Germany so close to achieving ultimate football revolution

The German team during a training session in Santo Andre, Brazil. Picture: AP Photo/Matthias Schrader

For all the talk of this possibly being the coronation of Lionel Messi and for all his moments of brilliance that have elevated this tournament above the average, facing him tomorrow is a story just as remarkable.

For Germany, victory would be the culmination of an unprecedented revolution but to get a sense of just what they’ve achieved, you’ve to realise how low they had sunk. Back in 1997, despite being European champions and despite having both the Champions League and Uefa Cup winners, the nation’s football was rapidly plunging into a level of chaos it had never before known. The end of a ruthless era was fast approaching and took them by surprise.

Such was the sudden shortage of adequate players, Karlsruher’s South African striker Sean Dundee was granted citizenship despite having no German connections while not long after, Brazilian-born Paulo Rink discovered his grandparents were from the country and was absorbed as well.

It was as unprecedented as it was desperate and the results showed as much. If 1994 was noteworthy for being the first time they hadn’t reached a semi-final of a major championship since 1984, then 1998 was noteworthy for the manner in which Croatia took them apart, and how poor that team looked.

By 2000, 50% of the Bundesliga was made up of foreign players but in the background, then German FA vice-president Franz Beckenbauer, manager Erich Ribbeck, Bayer Leverkusen general manager Reiner Calmund and director of youth development Dietrich Weise invented a new concept for producing young footballers. In the top two tiers of the domestic league, there was a requirement for clubs to build youth academies. Meanwhile across Germany, 121 talent centres were created, and with two full-time coaches in each, the cost came in at just under €12m over five years. But it’s been an investment that has paid off hugely as not only have the nation regained their status as a superpower, they’ve done it by playing a brand of football as irresistible as it is unrecognisable. As of now, there’s been nothing like this out of Germany since 1974.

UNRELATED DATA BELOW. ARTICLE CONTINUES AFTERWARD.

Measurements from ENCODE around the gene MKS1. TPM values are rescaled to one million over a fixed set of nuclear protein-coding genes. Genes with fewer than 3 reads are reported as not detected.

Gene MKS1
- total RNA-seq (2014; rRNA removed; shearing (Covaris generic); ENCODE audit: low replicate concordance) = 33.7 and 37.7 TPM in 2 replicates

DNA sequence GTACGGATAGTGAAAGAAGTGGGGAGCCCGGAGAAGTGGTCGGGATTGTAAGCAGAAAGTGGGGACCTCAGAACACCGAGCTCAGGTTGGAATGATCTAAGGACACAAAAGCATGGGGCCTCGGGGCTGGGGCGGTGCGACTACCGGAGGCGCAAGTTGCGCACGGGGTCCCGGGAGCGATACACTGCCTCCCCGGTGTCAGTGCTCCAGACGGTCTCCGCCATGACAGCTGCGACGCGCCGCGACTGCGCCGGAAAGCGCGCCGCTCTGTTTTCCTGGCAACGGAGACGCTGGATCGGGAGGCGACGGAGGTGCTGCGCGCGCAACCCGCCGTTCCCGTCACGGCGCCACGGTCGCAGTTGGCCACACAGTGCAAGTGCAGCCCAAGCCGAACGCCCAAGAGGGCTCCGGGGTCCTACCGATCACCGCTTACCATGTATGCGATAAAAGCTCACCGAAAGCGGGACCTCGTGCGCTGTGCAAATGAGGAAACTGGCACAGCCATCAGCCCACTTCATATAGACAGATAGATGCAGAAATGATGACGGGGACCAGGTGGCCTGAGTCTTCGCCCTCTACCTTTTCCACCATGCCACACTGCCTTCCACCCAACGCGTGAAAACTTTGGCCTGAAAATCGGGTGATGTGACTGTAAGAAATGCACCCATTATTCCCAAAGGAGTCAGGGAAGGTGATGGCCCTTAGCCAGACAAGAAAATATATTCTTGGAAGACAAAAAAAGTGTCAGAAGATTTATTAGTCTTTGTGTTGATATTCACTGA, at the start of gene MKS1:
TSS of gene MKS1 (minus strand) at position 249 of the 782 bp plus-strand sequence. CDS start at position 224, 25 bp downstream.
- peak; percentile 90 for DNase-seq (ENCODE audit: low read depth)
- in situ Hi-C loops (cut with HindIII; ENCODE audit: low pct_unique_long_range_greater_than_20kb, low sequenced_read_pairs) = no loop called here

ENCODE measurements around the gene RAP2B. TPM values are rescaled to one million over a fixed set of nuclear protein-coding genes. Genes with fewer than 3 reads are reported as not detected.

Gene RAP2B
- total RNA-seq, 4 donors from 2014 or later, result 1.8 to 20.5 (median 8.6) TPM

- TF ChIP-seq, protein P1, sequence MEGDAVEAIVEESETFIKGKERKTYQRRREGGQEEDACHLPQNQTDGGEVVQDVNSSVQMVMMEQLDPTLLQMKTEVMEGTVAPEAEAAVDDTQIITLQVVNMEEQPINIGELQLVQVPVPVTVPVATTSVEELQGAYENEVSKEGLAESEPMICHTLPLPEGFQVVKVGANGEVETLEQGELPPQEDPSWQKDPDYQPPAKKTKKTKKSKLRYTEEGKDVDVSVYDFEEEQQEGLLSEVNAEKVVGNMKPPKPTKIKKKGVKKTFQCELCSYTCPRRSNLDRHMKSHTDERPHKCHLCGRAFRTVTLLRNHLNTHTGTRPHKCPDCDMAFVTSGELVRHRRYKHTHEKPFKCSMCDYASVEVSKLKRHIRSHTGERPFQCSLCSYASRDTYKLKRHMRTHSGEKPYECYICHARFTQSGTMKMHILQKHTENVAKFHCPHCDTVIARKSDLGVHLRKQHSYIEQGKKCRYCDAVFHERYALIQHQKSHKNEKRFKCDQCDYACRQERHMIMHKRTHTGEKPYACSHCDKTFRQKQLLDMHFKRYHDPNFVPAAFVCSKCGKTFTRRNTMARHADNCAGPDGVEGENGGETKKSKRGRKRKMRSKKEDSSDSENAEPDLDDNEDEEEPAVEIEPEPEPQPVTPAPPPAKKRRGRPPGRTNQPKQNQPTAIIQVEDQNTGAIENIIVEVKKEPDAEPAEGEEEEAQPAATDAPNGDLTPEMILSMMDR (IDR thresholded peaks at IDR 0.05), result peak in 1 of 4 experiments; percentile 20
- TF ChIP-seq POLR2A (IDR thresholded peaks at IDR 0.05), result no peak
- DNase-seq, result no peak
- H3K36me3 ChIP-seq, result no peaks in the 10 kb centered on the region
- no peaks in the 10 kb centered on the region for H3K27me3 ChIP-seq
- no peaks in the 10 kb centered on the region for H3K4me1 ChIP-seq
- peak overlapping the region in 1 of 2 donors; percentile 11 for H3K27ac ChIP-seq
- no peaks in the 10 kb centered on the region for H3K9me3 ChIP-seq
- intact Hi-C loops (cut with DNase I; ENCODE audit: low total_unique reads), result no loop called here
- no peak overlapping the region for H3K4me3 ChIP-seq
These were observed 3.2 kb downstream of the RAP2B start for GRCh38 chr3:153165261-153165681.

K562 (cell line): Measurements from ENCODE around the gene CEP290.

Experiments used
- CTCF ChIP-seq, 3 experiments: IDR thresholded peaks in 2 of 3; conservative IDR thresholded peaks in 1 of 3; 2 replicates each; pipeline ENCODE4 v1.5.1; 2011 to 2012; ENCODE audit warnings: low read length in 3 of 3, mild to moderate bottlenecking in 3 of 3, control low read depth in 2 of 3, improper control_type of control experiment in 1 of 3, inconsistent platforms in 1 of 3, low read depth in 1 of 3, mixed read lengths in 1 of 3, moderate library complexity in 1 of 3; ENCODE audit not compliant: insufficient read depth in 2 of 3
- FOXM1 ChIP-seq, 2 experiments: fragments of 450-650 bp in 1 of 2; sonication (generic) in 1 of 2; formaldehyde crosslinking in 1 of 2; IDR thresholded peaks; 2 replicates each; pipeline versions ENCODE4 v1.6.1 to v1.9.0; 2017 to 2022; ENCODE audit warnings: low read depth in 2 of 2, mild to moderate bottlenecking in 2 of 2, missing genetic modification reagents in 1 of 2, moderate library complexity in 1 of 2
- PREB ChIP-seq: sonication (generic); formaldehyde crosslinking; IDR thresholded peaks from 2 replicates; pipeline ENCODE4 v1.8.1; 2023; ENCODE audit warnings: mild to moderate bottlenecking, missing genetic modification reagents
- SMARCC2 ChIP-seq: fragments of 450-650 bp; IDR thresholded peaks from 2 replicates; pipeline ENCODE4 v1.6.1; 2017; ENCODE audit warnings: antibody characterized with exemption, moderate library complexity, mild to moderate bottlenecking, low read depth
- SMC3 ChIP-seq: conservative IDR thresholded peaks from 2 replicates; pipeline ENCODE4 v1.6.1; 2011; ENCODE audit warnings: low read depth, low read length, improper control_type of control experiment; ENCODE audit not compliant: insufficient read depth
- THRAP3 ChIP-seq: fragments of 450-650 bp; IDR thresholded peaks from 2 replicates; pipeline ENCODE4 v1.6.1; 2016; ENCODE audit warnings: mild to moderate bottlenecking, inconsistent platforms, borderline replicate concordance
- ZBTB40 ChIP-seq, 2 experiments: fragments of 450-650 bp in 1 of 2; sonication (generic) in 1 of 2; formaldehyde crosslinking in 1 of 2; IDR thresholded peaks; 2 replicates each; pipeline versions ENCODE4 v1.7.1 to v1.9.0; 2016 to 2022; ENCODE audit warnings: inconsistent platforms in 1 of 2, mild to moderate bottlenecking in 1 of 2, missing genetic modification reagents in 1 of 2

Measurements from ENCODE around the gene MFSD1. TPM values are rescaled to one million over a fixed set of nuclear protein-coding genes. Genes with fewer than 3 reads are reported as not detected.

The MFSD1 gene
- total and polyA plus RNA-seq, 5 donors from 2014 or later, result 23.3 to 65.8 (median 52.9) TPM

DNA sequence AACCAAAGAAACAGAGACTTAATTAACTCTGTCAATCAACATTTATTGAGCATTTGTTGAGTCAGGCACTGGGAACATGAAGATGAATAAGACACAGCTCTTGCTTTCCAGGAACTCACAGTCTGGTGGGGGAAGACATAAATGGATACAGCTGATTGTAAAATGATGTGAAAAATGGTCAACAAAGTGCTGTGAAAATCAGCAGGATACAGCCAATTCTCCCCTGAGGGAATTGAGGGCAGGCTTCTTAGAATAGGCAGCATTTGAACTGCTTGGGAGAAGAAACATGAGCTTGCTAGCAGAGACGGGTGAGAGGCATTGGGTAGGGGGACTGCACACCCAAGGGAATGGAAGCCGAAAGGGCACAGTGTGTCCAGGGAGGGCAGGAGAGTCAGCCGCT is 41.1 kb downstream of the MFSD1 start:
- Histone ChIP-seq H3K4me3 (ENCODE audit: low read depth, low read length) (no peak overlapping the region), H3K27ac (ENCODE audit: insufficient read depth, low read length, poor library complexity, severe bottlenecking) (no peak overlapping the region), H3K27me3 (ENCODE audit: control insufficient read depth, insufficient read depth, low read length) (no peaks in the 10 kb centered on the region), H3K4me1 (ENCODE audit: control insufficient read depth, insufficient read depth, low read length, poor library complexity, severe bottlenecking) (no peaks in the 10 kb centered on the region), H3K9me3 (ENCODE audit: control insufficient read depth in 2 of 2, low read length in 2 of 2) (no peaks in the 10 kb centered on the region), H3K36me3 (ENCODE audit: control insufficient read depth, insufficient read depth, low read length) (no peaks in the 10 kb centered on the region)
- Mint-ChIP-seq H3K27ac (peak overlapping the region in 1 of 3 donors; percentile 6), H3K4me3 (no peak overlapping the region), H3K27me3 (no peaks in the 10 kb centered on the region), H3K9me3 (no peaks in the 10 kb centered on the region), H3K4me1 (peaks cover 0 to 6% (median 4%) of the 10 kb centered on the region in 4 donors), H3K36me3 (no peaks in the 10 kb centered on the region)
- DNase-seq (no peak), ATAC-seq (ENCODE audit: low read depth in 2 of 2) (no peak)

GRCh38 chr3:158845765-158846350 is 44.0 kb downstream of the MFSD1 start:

Current under-21 manager Horst Hrubesch, who became involved around that time, describes it as a complete overhaul. “We were forced to organise everything new,” he said. “We hoped that it could get better with training focusing on technical skills in addition to the training in the clubs. Besides, Bundesliga made it obligatory for clubs to have a training centre with qualified coaches in order to achieve better educated players. It worked out well. We all — associations, clubs and regional associations — now earn the fruits of the seed we spread out in 2000. In terms of the main characteristics now with playing style, I’d say technically skilful, dominating matches, working hard.”

But as much as planning and science played a part, there was an element of luck from outside factors that helped too. Kirch TV had been paying huge money to Bundesliga clubs for rights, but in 2002 it collapsed. It left teams short of cash and their solution was to release big-money foreign names, which in turn forced them to produce their own players.

Interestingly, if the much-talked about Belgian model of player development next door had a policy of putting winning last and individual growth first, in Germany they took a different approach. In their eyes, a winning mentality matters, and Hrubesch sees this as vital. “When we won the under-21s European Championship in 2009 we had a lot of players with a great mentality like Manuel Neuer, Sami Khedira or Jerome Boateng. The boys must gain the experience to win at youth level so that they get hungry for success. Our current generation in the national team has many players who have won the U21s, U19s or U17s at European level and also trophies at club level. I They know what’s necessary to win a tournament.”

It all means that it’s far from coincidental that this is the youngest German team since 1934 and in terms of entertainment, flair and attacking quality, it’s up there with the side from 40 years ago. “We have undoubtedly more talent than 10 years ago,” Thomas Albeck, Stuttgart’s head of youth development told Sports Illustrated earlier in the year. “Last season alone, the 36 Bundesliga clubs spent a combined €74m on youth development, a higher proportion of income than any other major league. Germany’s footballing philosophy has also changed. Whereas youth coaches would traditionally stress stamina and physical endurance, the new crop of highly qualified coaches is more interested in developing technical ability.”

While it might seem like nothing new to see Germany in a final, everything about them is new. This is like no Germany team on the edge of history ever before.

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